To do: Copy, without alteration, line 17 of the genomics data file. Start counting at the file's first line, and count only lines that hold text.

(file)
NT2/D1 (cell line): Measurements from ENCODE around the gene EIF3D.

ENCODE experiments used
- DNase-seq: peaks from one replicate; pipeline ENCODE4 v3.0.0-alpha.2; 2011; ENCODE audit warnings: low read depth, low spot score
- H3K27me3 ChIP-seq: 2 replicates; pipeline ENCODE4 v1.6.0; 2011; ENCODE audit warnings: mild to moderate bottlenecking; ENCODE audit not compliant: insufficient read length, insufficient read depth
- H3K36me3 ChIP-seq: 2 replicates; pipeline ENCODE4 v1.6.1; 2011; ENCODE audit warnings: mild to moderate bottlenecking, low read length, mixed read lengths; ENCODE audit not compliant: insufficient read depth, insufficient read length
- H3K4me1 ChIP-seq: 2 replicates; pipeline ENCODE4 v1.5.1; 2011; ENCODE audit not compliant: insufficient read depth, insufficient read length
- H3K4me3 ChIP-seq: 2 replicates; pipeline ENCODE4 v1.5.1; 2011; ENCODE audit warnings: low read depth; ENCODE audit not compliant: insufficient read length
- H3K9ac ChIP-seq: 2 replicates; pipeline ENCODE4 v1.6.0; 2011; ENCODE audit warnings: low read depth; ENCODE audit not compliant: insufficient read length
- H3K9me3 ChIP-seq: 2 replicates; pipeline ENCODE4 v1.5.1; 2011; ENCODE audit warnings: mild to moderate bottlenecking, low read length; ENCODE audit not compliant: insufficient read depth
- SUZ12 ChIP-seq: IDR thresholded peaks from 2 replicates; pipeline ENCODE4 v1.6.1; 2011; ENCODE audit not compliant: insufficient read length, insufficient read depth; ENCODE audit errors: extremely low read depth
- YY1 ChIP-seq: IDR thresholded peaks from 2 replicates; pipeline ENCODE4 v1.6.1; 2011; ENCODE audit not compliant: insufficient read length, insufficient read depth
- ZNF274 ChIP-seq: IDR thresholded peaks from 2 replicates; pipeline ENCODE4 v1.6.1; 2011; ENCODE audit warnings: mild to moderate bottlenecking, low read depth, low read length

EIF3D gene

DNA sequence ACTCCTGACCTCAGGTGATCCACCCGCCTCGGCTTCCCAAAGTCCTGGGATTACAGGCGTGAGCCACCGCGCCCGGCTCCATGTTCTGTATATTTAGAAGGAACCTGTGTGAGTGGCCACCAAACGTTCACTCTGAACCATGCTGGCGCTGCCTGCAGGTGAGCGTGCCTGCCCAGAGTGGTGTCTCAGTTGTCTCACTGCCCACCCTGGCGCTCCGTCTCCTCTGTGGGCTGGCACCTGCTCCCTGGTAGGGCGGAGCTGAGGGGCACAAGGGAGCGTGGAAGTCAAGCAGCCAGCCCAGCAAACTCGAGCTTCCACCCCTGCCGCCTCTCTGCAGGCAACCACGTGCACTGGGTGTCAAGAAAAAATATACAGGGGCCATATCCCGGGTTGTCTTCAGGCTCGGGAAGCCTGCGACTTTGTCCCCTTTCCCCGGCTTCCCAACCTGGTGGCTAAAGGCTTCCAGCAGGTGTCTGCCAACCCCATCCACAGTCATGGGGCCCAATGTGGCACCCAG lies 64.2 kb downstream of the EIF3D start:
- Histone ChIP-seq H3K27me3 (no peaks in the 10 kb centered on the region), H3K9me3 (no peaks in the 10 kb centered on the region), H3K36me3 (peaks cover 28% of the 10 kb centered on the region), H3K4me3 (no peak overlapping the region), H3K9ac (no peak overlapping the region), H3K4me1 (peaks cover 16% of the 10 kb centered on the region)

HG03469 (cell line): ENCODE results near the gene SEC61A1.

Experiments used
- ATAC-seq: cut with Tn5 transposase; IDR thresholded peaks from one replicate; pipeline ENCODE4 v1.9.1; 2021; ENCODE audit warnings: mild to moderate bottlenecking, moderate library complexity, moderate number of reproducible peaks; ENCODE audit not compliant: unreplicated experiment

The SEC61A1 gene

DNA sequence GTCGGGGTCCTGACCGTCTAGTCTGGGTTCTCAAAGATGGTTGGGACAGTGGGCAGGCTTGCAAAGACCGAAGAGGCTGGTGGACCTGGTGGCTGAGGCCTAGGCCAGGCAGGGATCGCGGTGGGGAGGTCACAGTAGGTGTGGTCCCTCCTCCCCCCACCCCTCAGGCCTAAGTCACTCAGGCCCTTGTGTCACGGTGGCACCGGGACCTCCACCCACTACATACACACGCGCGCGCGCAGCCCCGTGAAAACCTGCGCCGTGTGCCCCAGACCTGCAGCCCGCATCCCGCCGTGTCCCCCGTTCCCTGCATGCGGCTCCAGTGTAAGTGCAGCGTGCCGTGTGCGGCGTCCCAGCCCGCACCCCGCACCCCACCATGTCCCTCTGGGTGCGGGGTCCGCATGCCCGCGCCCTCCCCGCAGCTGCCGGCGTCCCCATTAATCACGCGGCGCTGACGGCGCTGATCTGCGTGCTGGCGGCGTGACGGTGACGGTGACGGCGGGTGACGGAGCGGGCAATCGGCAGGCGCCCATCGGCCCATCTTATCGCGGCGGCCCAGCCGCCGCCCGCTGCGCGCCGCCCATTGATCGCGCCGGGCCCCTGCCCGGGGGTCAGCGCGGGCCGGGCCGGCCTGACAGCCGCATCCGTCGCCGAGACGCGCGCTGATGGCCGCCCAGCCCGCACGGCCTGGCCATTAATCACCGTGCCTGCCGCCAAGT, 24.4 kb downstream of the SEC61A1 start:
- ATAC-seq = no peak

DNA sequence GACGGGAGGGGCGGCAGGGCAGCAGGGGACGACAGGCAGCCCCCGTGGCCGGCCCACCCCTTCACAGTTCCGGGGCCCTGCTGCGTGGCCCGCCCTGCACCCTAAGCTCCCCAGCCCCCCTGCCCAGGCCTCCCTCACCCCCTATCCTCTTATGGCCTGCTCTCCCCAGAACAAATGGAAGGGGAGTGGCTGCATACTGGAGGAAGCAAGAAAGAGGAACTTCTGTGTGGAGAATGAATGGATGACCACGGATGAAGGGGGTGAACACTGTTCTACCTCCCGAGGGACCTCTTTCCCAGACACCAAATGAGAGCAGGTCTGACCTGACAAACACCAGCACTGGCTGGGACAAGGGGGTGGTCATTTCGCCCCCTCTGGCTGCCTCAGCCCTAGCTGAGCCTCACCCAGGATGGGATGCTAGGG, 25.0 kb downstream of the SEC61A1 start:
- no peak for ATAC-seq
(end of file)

Experiments used